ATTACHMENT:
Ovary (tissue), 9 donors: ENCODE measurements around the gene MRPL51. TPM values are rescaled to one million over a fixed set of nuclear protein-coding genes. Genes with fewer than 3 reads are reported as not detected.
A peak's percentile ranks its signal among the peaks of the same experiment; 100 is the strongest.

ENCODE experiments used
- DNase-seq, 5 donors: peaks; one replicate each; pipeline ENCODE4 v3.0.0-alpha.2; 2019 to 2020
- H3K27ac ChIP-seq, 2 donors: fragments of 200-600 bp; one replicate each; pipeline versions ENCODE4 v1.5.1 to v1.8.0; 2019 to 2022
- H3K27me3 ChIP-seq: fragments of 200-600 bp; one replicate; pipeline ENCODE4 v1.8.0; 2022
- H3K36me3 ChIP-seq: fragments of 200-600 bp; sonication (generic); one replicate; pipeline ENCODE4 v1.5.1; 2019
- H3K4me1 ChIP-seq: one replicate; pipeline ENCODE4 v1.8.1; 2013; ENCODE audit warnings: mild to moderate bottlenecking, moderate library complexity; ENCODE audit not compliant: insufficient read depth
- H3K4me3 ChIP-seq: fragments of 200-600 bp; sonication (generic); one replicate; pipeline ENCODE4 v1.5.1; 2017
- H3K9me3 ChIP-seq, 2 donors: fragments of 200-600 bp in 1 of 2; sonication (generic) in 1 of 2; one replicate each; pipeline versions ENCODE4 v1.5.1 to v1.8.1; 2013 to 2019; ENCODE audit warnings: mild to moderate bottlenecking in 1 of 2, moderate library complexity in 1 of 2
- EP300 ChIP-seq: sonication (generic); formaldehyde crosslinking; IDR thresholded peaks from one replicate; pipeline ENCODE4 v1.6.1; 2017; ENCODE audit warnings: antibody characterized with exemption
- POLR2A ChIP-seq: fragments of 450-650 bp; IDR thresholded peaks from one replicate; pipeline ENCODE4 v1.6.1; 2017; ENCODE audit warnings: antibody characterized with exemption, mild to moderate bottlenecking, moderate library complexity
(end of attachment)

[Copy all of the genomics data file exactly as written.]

Ovary (tissue), 9 donors: ENCODE measurements around the gene MRPL51. TPM values are rescaled to one million over a fixed set of nuclear protein-coding genes. Genes with fewer than 3 reads are reported as not detected.
A peak's percentile ranks its signal among the peaks of the same experiment; 100 is the strongest.

ENCODE experiments used
- DNase-seq, 5 donors: peaks; one replicate each; pipeline ENCODE4 v3.0.0-alpha.2; 2019 to 2020
- H3K27ac ChIP-seq, 2 donors: fragments of 200-600 bp; one replicate each; pipeline versions ENCODE4 v1.5.1 to v1.8.0; 2019 to 2022
- H3K27me3 ChIP-seq: fragments of 200-600 bp; one replicate; pipeline ENCODE4 v1.8.0; 2022
- H3K36me3 ChIP-seq: fragments of 200-600 bp; sonication (generic); one replicate; pipeline ENCODE4 v1.5.1; 2019
- H3K4me1 ChIP-seq: one replicate; pipeline ENCODE4 v1.8.1; 2013; ENCODE audit warnings: mild to moderate bottlenecking, moderate library complexity; ENCODE audit not compliant: insufficient read depth
- H3K4me3 ChIP-seq: fragments of 200-600 bp; sonication (generic); one replicate; pipeline ENCODE4 v1.5.1; 2017
- H3K9me3 ChIP-seq, 2 donors: fragments of 200-600 bp in 1 of 2; sonication (generic) in 1 of 2; one replicate each; pipeline versions ENCODE4 v1.5.1 to v1.8.1; 2013 to 2019; ENCODE audit warnings: mild to moderate bottlenecking in 1 of 2, moderate library complexity in 1 of 2
- EP300 ChIP-seq: sonication (generic); formaldehyde crosslinking; IDR thresholded peaks from one replicate; pipeline ENCODE4 v1.6.1; 2017; ENCODE audit warnings: antibody characterized with exemption
- POLR2A ChIP-seq: fragments of 450-650 bp; IDR thresholded peaks from one replicate; pipeline ENCODE4 v1.6.1; 2017; ENCODE audit warnings: antibody characterized with exemption, mild to moderate bottlenecking, moderate library complexity